Harley Quinn Flick Doesn’t Suck and Other Movie Surprises
It’s Oscar week and that means local theaters have loaded their screens with nominees, so if you somehow managed to miss Parasite or Jojo Rabbit, Little Women or Pain and Glory, Honeyland or American Factory, now is your chance. Take it!
But if you have seen the big vote getters, here’s a nice surprise: the new releases are worth a look! Yes, even that disaster-in-the-making Suicide Squad spinoff. It ain’t bad!
Birds of Prey (and the Fantabulous Emancipation of One Harley Quinn)
by Hope Madden and George Wolf
First on the Harley Quinn playlist: Breaking Up Is Hard to Do.
Harley (Margot Robbie, positively electric) tells us she and the Joker are done, and she didn’t take it well. What’s worse, Harley’s new relationship status means anyone in Gotham who’d like her dead (and there’s plenty) doesn’t have to worry about payback from “Mr. J.”
Shuffle: It’s a Man’s Man’s Man’s Man’s World.
At the top, there’s Roman Sionis aka Black Mask (Ewan McGregor, hamming it up to glorious effect) who likes the faces peeled off of his enemies. He wants a priceless diamond that’s been lifted by teenage pickpocket Cassandra Cain (Ella Jay Basco), and Harley, forced to bargain for her life, promises to get it.
But Gotham has no shortage of talented women fed up with being kept down, and Harley tends to attract them. The vocally gifted Black Canary (June Smollett-Bell), the deadly mysterious Huntress (Mary Elizabeth Winstead, scene-stealingly deadpan) and the conveniently suspended Detective Montoya (Rosie Perez, nice to see you) all find themselves on the wrong end of a sizable bounty, and things get messy.
Shuffle: Sisters Are Doin’ It For Themselves
The badass girl power isn’t limited to the cast. Director Cathy Yan (Dead Pigs) serves up an irresistible cocktail of Scott Pilgrim visual flair and Tarantino continuity clash. Yan seems to relish the freedom of an R-rating (see “face-peeling” above), crafting memorable set pieces bursting with slick fight choreography, cartoonishly satisfying violence and wonderfully stylish pandemonium.
As Hope’s dad told the many Madden girls growing up: eyes, nose, throat, groin, knees are all equally vulnerable no matter the size of the attacker. Yan appears to be the sister we didn’t know about, but she certainly knows how to hurt a guy.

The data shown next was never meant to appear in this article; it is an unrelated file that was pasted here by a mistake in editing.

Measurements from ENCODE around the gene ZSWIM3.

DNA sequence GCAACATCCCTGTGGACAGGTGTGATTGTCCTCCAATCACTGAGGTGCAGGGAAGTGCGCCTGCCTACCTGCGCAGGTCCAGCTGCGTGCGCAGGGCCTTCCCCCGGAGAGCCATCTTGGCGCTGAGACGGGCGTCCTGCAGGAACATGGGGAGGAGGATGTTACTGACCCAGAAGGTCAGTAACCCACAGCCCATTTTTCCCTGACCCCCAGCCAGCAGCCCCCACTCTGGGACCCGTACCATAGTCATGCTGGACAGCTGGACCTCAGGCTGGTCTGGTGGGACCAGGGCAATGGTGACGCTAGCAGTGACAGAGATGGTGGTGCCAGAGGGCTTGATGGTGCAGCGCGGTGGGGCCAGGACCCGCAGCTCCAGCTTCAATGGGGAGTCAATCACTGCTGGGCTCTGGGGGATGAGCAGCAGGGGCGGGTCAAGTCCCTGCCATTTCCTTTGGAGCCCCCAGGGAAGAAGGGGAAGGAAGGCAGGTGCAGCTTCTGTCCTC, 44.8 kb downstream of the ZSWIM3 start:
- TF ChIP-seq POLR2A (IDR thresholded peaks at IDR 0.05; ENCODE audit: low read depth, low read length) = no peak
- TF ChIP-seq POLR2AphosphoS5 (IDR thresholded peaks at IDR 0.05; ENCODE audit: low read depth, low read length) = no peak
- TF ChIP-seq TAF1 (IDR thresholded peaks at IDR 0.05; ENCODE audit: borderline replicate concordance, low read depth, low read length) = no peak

Writer Christina Hodson has become the go-to for ridiculous franchises that need more than we dare hope (she’s the one who wrote the only Transformers movie that didn’t suck). She teams well with Yan and her badasses, offering backstories and traumas that toe the line between superhero/supervillain legend and shit women deal with every day.
If you saw the stale trailer, noted the deadly release date, remembered the limp Suicide Squad and feared the worse, we hear ya. And maybe Birds of Prey benefits slightly from low expectations. But there’s no denying the raucous, foul-mouthed, glitter-bomb fun.
Shuffle: Free Bird (live version).
by Rachel Willis
Inspired by Russia’s involvement in the 2016 U.S. presidential election, Oscar-winning documentarian Alex Gibney turns his focus to a tangled Russian web with his latest film, Citizen K.
And “K” is the crux of his film: one Mikhail Khordokovsky. Once known as perhaps the richest man in Russia, Khordokovsky spent ten years in a Siberian prison as a political prisoner.
To understand the situation, it helps to understand modern Russian history. Cramming thirty years of that history, from the fall of the Soviet Union to the present, into one two-hour documentary is no easy feat. Many times, it’s hard to keep track of the people and names who appear on screen. Gibney does his best to help us keep up, but he isn’t unnecessarily focused on it.
If you’re not already well-versed in Russian history and politics, trying to follow everything may at times be distracting, but Gibney (Taxi to the Dark Side, Enron: the Smartest Guys in the Room) always manages to keep the film engaging. It moves at a brisk pace, covering the thirty plus years of history and Khordokovsky’s rise as one of Russia’s oligarchs, in the first hour.
Though “Citizen K” is the film’s core, it’s impossible to tell Russia’s story, and Khordokovsky’s story, without taking a hard look at Vladimir Putin.
Putin’s rise was meteoric, a virtual unknown when an ailing Boris Yeltsin resigned and Putin succeeded him as president. Detailing Khordokovsky’s role in that succession is one of the film’s greatest strengths.
Gibney portrays the many grey areas when talking about individual involvement in black and white historical events. Is Khordokovsky a “real-life gangster” as many claim? Or is he a “hero for the cause of human rights?” Perhaps a bit of both.
Wisely, Gibney never absolves Khordokovsky of his past. Though many of the crimes for which he was accused and convicted were possibly exaggerated or even fabricated, his hands are not clean. His involvement in Russia’s economy, and in its history, is a mixed bag. Were his business decisions in the best interest of the country or did they serve his own greed?
Though there are questions left unanswered, the documentary shows Khordokovsky trying to make amends. His focus on transparency, and on an open Russia, is commendable. His attempts to bring to light the layers of conspiracy and violence surrounding Putin is dangerous, and he knows it.
Will Khordokovsky succeed? Only time will tell, but with the 2020 vote fast approaching, Gibney hopes his audience is paying attention.
Also opening in Columbus:
Come to Daddy (NR)
Created Equal: Clarence Thomas in His Own Words (PG-13)